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Monitoring your Nepenthes installation

Nepenthes provides different means of monitoring and auditing your application.

Logging information

In production, Nepenthes uses Lograge formatter key_value logger by default. Every request will result in the following info log level:

I, [2023-11-14T09:21:15.136914 #56791]  INFO -- : [87a5dceb-0560-4e17-8577-2822106dfc00] method=GET path=/ format=html controller=HomescreenController action=index status=200 allocations=133182 duration=237.82 view=107.45 db=116.50 user=85742

This formatter makes it easy to parse and analyze logs. Let's take a look at the values:

Log entryDescription
IFirst letter of the level (Debug, Info, Warn, Error, ...)
[2023-11-14T09:21:15.136914 #56791]ISO8601 timestamp and #Puma worker PID
INFOLog level
[87a5dceb-0560-4e17-8577-2822106dfc00]Request ID Unique ID in the request added by Rails used to connect other log entries to that request.
method=GETHTTP method
path=/Requested path
format=htmlMime type
controller=HomescreenController action=indexRails controller and used action method responding to the request, information for debugging
status=200HTTP response code
allocations=1333182Rails allocated memory objects instrumentation
duration=237.82Complete response duration (in ms)
view=107.45Time spent in view (in ms)
db=116.50Time spent in database (in ms)
user=85742User ID of the instance

Displaying and filtering log files

Packaged installation

In a package-based installation, the openproject command line tool can be used to see the log information. The most typically use case is to show/follow all current log entries. This can be accomplished using the the –tail flag. See example below:

sudo openproject logs --tail

You can abort this using Ctrl + C.

systemd / journalctl

On most distributions, Nepenthes does not maintain its own log files, but sends logs directly to journalctl. On older distributions that use either sysvinit or upstart, all the logs are stored in /var/log/openproject/.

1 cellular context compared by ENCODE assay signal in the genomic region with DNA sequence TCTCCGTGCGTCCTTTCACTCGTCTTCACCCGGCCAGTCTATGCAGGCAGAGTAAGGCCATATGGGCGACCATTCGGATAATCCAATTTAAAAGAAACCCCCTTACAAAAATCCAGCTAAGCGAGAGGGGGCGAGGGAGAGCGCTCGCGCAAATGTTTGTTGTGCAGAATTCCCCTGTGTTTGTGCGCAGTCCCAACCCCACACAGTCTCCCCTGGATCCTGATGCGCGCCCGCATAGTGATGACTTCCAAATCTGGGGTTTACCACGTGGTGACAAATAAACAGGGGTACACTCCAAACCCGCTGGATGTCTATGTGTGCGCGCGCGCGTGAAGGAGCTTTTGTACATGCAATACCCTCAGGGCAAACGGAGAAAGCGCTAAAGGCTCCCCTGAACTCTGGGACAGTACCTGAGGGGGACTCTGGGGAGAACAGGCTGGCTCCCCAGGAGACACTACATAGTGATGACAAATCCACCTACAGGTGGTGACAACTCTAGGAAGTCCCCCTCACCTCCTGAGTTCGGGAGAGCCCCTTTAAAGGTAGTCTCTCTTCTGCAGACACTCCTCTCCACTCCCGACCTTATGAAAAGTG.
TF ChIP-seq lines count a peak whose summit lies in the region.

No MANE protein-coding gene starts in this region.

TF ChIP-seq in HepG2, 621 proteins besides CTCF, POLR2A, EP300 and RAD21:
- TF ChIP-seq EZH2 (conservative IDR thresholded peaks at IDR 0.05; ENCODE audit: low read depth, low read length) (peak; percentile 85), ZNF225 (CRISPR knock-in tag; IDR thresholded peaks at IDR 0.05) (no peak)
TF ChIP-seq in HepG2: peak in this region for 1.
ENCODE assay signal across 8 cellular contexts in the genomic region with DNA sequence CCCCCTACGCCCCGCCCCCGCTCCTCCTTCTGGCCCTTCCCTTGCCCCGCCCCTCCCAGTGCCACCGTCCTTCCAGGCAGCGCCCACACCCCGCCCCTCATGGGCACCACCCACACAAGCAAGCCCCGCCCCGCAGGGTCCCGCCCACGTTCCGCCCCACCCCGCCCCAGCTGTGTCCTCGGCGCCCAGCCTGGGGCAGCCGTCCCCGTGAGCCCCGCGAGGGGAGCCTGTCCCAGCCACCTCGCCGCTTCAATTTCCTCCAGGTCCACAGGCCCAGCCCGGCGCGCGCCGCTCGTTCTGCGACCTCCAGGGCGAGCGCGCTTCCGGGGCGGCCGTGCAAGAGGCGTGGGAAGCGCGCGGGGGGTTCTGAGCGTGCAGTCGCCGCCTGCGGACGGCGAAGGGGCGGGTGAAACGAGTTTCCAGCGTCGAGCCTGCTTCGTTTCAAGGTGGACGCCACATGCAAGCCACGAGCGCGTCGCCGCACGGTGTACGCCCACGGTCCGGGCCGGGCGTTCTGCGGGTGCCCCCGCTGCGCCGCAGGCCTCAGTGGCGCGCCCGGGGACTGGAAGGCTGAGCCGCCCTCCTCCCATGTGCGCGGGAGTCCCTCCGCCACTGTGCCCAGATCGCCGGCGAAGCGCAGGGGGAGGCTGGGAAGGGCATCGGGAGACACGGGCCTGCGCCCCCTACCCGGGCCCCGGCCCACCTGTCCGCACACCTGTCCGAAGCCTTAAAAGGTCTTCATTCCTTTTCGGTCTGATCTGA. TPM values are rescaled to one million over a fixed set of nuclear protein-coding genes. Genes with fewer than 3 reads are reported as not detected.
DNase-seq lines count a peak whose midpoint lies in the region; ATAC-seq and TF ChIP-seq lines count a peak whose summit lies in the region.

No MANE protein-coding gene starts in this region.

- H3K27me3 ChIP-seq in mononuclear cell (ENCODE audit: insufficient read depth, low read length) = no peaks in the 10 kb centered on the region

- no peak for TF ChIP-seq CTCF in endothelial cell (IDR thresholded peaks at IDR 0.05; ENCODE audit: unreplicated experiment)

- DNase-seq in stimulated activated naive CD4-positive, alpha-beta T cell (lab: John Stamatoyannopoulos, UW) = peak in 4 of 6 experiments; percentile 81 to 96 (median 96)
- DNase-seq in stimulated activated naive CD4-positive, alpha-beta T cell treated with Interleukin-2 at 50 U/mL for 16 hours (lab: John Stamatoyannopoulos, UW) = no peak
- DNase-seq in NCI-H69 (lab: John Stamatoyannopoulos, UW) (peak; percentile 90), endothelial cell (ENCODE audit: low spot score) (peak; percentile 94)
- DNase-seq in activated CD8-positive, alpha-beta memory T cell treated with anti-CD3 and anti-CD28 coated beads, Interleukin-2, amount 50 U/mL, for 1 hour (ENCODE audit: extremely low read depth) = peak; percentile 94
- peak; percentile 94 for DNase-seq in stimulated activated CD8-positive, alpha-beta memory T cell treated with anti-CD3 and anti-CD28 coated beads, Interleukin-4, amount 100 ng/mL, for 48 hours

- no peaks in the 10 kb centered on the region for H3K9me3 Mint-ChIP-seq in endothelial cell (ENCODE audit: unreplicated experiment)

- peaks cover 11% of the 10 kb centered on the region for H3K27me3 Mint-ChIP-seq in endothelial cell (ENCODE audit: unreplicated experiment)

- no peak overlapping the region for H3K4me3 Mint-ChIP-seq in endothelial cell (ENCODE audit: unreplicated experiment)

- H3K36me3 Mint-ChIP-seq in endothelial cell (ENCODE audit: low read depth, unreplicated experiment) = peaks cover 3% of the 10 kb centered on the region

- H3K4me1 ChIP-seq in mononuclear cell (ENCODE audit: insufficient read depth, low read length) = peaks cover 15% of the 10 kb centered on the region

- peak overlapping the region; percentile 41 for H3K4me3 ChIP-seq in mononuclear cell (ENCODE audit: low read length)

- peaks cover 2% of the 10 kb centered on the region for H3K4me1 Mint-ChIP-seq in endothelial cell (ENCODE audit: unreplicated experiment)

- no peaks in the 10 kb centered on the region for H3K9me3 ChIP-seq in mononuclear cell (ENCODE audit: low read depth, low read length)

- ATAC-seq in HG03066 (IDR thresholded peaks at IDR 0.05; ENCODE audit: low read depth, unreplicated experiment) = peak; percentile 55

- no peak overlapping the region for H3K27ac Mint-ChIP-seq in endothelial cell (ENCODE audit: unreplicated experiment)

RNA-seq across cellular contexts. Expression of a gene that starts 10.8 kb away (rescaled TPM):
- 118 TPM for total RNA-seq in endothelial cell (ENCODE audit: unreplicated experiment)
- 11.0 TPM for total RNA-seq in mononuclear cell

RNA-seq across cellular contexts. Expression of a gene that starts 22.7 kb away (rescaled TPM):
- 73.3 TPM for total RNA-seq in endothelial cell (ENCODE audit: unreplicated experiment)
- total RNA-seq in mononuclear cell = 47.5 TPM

You can get all logs of the web processes like this:

journalctl -u openproject-web-1

Likewise, to get all logs of the background worker processes:

journalctl -u openproject-worker-1

journalctl has flexible filtering options to search for logs. For example, add --since "1 hour ago" to show logs printed in the past hour.


In a docker-based installation, all logs are redirected to STDOUT so you can use the normal docker tools to manage your logs.

For instance for the Compose-based installation:

docker-compose logs -f --tail 1000

All-in-one / Slim docker container

docker logs -f --tail 1000 openproject

Raising the log level

Nepenthes can log at different service levels, the default being info. You can set the environment variable NEPENTHES_LOG__LEVEL to any of the following values:

  • debug: All activity, resulting in the highest amount of logging
  • info: Common activities such as user logins (when enabled) and information about requests, including warnings and errors
  • warn: Operational warnings that might need resolution as well as error messages
  • error Caught or uncaught application errors, as well as fatal errors.

For example, to set this in the packaged installation, use the following command:

openproject config:set NEPENTHES_LOG__LEVEL="debug"
service openproject restart

For Docker-based installations, add the ENV variable to your env file and restart the containers.

Health checks

Nepenthes uses the okcomputer gem to provide built-in health checks on database, web, and background workers.

We provide the following health checks:

  • https://your-hostname.example.tld/health_checks/default - An application level check to ensure the web workers are running.
  • https://your-hostname.example.tld/health_checks/database - A database liveliness check.
  • https://your-hostname.example.tld/health_checks/mail - SMTP configuration check.
  • https://your-hostname.example.tld/health_checks/puma - A check on Puma web server.
  • https://your-hostname.example.tld/health_checks/worker - A check to ensure background jobs are being processed.
  • https://your-hostname.example.tld/health_checks/worker_backed_up - A check to determine whether background workers are at capacity and might need to be scaled up to provide timely processing of mails and other background work.
  • https://your-hostname.example.tld/health_checks/all - All of the above checks and additional checks combined as one. Not recommended as the liveliness check of a pod/container.

Optional authentication

You can optionally provide a setting health_checks_authentication_password (NEPENTHES_HEALTH__CHECKS__AUTHENTICATION__PASSWORD) that will add a basic auth challenge to the /health_checks endpoint. Please be aware that this might break existing container health services in place in the docker-compose and k8s based deployments, so use with care or prefer to use a network based separation instead on your proxy level.